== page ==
I also couldn't enter a blog post on Wordpress but I was able to post to my Facebook account.
As with the Opera Mini or Safari, there's lots of panning and zooming to read articles or view content (this also raises the issue of how effective ads will be in this environment). There are a few situations in which a WAP site is less work and potentially more to the point on even a smartphone screen. Indeed, there's probably some Platonic mobile ideal that exists between WAP and a full HTML/XHTML browser.
Skyfire does support flash and video relatively well, although the streaming was not entirely smooth and I had volume/sound problems with the videos on YouTube and other sites I saw. It's difficult for me to tell whether this is the network, the browser or both.
However, bottom line, I have to say it makes my Windows Mobile phone better and is hands down better than the current mobile, WAP-centric version of IE.
AT&T is reportedly ready to launch Qualcomm's MediaFLO, as its mobile TV service to rival Verizon's VCast. It will debut on two phones (LG and Samsung) and be available in 58 US markets. Ten channels will be featured, eight of which are common with VCast and two which are exclusive. Here are the common channels: CBS Mobile, Comedy Central, ESPN Mobile TV, Fox Mobile, MTV, NBC 2Go, NBC News 2Go and Nickelodeon.
There's plenty of emprical evidence that the public is not (yet) interested in mobile TV. Mobile video clips (e.g., YouTube or movie trailers) -- maybe. Though reports are that the quality of MediaFLO is decent, the infrastructure doesn't really support mobile TV in the US. Further, as an additional cost item ($15 per mo.) it's not going to fly for most users.
If mobile Internet access is not perceived as necessary by many mobile TV is even farther out from the needs of users. The Wall Street Journal cites Yankee Group data that reflects approximately 5% of US consumers are willing to pay for mobile TV. This is attitudinal rather than behavioral; so I would guess the numbers in reality would be somewhat less.
Currently M:Metrics has reported mobile TV viewing among <4.6% of the US user population, while Pew reported 10% (at any time) and 3% "watch video" on a "typical day." Those numbers, extrapolated, do turn out to be a lot of people potentially with an appetite for video on their handsets, though not necessarily mobile TV. Most people are simply going to pass on the offering because of cost and inferior user experience.
Yet there's almost a compulsion among the carriers to develop mobile TV offerings because of the competitive environment and the need to develop new revenue sources. But for some time to come, mobile TV will not be one of them.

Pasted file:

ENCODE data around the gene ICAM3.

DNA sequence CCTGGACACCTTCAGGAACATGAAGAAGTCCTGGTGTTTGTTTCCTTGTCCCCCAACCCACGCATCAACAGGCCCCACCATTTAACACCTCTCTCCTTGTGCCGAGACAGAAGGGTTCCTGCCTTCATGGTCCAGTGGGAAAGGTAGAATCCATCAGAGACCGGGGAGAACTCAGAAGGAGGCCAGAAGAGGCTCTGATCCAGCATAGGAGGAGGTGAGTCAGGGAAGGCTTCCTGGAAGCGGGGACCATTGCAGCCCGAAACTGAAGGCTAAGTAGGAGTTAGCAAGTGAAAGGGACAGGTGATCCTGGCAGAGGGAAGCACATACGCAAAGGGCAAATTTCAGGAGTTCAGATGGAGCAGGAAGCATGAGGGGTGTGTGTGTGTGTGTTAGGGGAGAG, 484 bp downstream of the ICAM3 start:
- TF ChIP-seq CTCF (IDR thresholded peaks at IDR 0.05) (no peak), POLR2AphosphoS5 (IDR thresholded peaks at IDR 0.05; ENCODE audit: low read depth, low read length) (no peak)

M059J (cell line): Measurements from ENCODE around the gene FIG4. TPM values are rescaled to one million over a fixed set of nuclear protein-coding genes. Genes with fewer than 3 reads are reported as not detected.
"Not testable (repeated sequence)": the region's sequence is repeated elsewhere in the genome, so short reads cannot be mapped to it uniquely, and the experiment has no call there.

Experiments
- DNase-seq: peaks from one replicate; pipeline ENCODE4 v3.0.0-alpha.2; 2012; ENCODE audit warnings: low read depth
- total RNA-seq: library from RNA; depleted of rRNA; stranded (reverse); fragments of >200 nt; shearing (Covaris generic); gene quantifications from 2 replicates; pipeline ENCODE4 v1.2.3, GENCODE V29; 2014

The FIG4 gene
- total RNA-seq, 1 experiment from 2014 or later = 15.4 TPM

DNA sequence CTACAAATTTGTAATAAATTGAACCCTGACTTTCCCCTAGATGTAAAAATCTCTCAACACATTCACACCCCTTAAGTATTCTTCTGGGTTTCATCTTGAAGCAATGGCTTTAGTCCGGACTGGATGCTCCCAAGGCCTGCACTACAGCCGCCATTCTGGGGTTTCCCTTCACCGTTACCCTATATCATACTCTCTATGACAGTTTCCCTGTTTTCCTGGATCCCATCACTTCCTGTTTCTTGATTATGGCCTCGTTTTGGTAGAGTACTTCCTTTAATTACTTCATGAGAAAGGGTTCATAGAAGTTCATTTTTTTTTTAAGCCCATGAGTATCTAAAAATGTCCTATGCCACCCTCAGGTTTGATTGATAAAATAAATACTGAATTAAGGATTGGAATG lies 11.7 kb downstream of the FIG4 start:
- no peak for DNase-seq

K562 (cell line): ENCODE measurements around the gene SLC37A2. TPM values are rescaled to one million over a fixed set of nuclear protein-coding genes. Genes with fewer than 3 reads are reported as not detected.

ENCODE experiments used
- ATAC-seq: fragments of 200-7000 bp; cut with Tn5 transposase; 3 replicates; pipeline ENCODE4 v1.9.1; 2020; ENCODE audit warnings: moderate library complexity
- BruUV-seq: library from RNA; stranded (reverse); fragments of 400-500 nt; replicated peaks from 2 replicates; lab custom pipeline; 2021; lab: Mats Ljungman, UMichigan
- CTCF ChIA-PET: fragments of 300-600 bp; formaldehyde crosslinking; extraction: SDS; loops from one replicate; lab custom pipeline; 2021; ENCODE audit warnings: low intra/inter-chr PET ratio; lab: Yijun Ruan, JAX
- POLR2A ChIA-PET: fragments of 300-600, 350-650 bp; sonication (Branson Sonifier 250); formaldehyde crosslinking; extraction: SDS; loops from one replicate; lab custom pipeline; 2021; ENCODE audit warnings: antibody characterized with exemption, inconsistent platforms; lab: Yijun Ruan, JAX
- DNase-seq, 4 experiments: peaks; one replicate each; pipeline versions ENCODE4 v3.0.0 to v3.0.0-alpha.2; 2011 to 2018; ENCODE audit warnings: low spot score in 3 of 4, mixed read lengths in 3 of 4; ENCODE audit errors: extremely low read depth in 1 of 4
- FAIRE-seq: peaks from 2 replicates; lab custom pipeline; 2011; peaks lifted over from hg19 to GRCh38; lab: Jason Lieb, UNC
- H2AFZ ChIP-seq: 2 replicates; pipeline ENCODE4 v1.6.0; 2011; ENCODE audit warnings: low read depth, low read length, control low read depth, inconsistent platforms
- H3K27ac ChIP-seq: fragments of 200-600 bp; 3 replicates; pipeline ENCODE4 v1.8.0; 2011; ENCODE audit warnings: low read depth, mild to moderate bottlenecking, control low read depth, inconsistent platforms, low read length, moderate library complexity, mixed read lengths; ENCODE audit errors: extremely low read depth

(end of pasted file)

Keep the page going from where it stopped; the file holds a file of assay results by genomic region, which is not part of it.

There's quite a bit of hype and anticipation around mobile video and TV. There were tons of mobile video-related announcements at CES and CTIA last year, etc. But because of cost, complexity and a sub-par user experience generally, I'm skeptical that users will want to pay to watch it at this point.
There are some interesting scenarios where mobile offers an extension of my video entertainment experience (i.e., on SlingMedia, AOL Winamp or iTunes) and I access it remotely or transfer it to my mobile device for travel, etc. But other than iTunes and the iPod, that's a minority use case for some time to come.
However, I stumbled across an enterprise company called Reality Mobile (via an email from one of the Where 2.0 advisors). The company has an interesting technology that basically allows real-time video streaming from ordinary cellphones to other cellphones. While the company isn't positioned for the consumer market the technology might be used in very interesting ways by, for example, a social network of distributed mobile users.
One version of this plays out in the context of the equally abhorrent and banal "life casting." But there are also interesting video extensions of today's local social directories (e.g., Yelp) that might utilize this. Also one could imagine Facebook using a technology like this in mobile.
I could go on with several hypothetical scenarios that involve archived and real-time video streaming on mobile. My point is only that the form of "mobile video" that might gain adoption and take off could be quite different than the more conventional "mobile TV" models that are being developed today.
Fortune writes about the brewing 4G wireless standards battle. It's an interesting piece but the issue, as the article points out in the end, is about consumer demand for services like mobile video.
One of the top consumer complaints about the "mobile Internet" is that network speeds are too slow. Advanced mobile networks will help address that but there's also a very mundane issue here in the form of pricing. Many people currently do not have a mobile Internet plan. One reason is that they don't perceive a need, another is price.
Carriers and other content producers should not expect consumers to fork over money for premium services too much beyond what they're paying for mobile voice and data now. For example, people will NOT be willing to pay for voice, text messaging, mobile Internet -- and mobile TV. These services will all need to be bundled in a relatively affordable package to get consumers to bite, otherwise they'll just avoid things like mobile video or go to where they can get it for free.
This morning youth-oriented MVNO Helio announced a new YouTube application for its popular Ocean ("don't call it a phone") device. CrunchGear thinks it bests the iPhone in this category (see screenshots).
The free application is intended to fully replicate the YouTube experience in mobile and expand beyond simply watching videos to video capture and upload (with GPS tagging). It also provides access to YouTube's full range of community features.
Mobile video is an area of much hype and anticipation but one that is still way too complicated for most people. It will be a popular use case once network speeds an usability issues get solved. Helio operates on the Sprint 3G network.
Related: The Google Mobile Blog explains more about how it works.